Printer Friendly Version (scmbio.html) Author(s):Maikel Rheinstadter

Soft-Condensed Matter & Biophysics
at McMaster University

Soft matter has been described by Pierre-Gilles de Gennes in his Nobel lecture as materials which can experience large transformations in response to minute perturbations. Such complex systems are the ones that we, "Softies", like to study. Our interests range from polymer to biological systems. We enjoy getting together for both formal and informal exchanges (e.g. at our weekly journal club or annual retreat).

Molecular Biophysics Group
Group leader: Cecile Fradin
Our research focuses on the dynamics of proteins in complex environments and in live cells, which we investigate using different fluorescence and scattering techniques. At the moment our two major research efforts are in understanding the mechanism of protein-induced pore formation in the outer mitochondrial membrane during apoptosis and in studying the formation of protein concentration gradients in cells.

Theoretical Biophysics Group
Group leader: Paul Higgs
We are interested in applications of statistical mechanics to biological problems: RNA folding, population genetics, and evolutionary biology. In recent years we have been working on bioinformatics, molecular phylogenetics, and mitochondrial genomes.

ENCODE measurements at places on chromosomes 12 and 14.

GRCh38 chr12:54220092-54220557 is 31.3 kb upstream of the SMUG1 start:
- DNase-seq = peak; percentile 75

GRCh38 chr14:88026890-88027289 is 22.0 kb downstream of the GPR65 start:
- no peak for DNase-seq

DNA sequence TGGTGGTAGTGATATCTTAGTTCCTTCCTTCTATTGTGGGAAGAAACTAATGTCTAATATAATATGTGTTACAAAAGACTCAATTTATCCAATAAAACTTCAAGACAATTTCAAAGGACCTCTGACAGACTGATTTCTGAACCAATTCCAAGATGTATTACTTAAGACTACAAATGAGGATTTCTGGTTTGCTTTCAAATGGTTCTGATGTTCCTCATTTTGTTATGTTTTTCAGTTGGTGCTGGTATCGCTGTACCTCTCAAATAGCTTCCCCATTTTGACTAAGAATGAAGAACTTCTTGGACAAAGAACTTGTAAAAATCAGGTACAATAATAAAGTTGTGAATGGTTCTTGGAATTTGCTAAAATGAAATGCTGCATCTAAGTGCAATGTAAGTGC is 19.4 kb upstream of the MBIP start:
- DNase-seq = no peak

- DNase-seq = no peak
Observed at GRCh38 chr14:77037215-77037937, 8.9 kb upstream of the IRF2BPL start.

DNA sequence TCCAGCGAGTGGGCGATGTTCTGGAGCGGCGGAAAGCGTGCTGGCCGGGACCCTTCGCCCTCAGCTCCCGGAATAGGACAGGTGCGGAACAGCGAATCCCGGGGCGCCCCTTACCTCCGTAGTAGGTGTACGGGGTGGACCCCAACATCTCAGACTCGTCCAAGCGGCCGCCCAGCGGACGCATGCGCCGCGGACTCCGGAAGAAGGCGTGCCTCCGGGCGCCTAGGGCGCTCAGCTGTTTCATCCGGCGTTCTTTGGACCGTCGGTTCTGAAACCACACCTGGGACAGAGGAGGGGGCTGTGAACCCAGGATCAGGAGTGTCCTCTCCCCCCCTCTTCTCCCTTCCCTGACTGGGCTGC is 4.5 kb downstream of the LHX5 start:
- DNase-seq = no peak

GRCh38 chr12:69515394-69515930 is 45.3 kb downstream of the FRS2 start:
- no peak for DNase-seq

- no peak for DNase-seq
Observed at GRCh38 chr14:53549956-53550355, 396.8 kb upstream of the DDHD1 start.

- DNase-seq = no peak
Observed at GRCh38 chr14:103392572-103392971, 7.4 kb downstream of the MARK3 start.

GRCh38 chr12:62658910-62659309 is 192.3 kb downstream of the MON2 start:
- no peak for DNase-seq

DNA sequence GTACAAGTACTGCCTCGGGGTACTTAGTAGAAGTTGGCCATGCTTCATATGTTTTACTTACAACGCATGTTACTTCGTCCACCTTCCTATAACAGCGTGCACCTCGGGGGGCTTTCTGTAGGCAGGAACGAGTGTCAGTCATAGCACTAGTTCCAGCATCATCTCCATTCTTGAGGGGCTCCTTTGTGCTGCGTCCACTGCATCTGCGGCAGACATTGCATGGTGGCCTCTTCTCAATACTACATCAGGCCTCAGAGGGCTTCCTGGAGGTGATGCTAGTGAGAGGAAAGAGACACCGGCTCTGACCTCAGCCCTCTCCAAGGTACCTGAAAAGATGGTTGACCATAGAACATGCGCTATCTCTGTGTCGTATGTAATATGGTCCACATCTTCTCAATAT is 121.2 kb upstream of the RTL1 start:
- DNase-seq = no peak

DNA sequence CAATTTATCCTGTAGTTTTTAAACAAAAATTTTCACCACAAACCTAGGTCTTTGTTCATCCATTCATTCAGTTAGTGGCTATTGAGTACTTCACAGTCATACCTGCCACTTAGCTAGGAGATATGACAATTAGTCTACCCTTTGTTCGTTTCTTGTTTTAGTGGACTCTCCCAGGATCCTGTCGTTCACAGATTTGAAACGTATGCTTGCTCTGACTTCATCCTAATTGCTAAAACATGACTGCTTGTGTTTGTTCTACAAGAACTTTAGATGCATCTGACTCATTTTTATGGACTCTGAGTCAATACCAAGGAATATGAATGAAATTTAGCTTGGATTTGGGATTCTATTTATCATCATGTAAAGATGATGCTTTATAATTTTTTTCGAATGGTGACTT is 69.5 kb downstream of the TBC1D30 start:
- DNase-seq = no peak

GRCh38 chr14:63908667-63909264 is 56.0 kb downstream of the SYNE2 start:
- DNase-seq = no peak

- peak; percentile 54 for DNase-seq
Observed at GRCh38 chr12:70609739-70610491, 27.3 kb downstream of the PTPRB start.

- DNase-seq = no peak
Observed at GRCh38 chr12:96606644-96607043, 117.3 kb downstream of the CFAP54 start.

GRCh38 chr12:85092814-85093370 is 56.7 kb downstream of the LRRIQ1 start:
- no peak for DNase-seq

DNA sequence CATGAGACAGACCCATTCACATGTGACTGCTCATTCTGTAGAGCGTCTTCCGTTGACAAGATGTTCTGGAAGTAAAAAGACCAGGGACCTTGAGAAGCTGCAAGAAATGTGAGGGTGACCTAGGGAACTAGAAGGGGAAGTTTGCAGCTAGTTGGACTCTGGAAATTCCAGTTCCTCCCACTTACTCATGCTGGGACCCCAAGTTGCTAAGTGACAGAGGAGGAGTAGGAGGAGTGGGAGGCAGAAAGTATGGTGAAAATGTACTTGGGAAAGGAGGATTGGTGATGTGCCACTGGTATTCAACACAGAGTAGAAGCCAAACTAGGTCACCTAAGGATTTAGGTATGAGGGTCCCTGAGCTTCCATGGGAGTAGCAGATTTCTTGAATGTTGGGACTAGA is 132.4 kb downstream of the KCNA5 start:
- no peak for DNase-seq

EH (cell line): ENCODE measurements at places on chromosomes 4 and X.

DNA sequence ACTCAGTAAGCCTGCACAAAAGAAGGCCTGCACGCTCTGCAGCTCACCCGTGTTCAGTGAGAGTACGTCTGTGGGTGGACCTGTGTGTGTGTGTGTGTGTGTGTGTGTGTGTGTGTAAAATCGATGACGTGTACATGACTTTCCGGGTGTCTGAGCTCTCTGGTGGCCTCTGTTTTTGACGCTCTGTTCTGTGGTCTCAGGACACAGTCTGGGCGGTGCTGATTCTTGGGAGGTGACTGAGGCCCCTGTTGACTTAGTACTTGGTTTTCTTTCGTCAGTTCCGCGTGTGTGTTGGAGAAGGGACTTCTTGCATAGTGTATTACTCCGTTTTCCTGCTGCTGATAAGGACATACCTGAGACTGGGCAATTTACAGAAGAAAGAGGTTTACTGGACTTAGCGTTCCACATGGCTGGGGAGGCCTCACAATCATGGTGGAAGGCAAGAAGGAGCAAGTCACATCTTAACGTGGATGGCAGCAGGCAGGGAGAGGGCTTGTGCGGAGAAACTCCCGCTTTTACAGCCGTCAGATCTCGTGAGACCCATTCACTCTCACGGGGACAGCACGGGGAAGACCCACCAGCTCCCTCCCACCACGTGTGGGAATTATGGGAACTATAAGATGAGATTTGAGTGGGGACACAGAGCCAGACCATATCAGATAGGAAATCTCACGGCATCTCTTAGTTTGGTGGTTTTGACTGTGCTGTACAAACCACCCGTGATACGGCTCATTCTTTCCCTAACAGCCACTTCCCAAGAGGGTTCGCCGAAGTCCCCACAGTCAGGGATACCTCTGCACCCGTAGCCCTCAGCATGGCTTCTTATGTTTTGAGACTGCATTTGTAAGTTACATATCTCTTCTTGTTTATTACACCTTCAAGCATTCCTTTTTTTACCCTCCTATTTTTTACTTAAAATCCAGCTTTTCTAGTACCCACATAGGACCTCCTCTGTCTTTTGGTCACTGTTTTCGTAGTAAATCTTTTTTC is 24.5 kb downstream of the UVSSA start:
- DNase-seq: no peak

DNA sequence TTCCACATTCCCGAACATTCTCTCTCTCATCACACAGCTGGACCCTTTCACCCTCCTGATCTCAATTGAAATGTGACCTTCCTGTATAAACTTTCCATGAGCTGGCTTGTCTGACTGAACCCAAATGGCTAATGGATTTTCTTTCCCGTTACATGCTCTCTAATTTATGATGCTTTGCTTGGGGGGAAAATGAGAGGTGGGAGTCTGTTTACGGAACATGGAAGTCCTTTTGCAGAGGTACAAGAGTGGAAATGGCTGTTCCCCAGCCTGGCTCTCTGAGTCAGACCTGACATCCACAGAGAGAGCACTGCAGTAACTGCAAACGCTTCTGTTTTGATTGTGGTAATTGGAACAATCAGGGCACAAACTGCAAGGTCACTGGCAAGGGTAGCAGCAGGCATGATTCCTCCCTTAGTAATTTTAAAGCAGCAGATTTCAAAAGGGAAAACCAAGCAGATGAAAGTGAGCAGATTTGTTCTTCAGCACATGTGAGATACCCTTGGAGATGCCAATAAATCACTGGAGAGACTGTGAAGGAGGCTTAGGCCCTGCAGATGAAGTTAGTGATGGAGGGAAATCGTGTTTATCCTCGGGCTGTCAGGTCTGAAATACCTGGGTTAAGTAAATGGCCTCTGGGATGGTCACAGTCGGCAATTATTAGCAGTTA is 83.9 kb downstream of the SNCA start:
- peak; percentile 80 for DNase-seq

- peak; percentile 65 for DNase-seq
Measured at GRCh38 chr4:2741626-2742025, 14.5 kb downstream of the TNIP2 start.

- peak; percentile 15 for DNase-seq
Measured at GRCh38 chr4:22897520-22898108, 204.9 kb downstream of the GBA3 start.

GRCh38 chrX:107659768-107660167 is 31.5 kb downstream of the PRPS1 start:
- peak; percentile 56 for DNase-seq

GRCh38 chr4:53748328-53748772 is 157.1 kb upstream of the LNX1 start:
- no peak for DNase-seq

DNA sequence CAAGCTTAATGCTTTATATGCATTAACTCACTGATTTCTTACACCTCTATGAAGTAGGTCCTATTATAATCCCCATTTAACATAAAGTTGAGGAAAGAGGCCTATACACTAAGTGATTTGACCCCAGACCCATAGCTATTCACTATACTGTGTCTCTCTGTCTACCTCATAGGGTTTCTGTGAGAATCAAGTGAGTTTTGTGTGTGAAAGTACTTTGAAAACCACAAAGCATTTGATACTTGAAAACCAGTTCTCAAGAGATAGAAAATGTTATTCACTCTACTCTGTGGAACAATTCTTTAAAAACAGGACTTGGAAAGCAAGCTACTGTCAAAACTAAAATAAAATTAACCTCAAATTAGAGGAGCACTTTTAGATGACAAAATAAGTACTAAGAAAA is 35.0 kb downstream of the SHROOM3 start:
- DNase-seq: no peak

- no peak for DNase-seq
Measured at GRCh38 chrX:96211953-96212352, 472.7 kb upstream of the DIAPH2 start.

Experiments in Soft and Living Matter
Group leader: Kari Dalnoki-Veress
The main focus of our research group is the study soft and living matter at surfaces and interfaces. We study a range of systems including polymeric materials, microswimmers like C. elegans (a small nematode) and bacteria, living cells and soft-colloids.

Theoretical Polymer Physics Group
Group leader: An-Chang Shi
We are generally interested in the theory of soft condensed matter physics and the ability of these systems to self-assemble into complex organized structures from nanoscopic to macroscopic length scales.
Laboratory for Membrane and Protein Dynamics
Group leader: Maikel Rheinstadter
We study the dynamics and function of membranes and proteins, using x-ray and neutron scattering techniques. With our equipment, we prepare and characterize artificial and biological membranes and manipulate microscopic and macroscopic properties. Our goal is to study proteins at work and understand the influence of membrane composition and properties on protein function.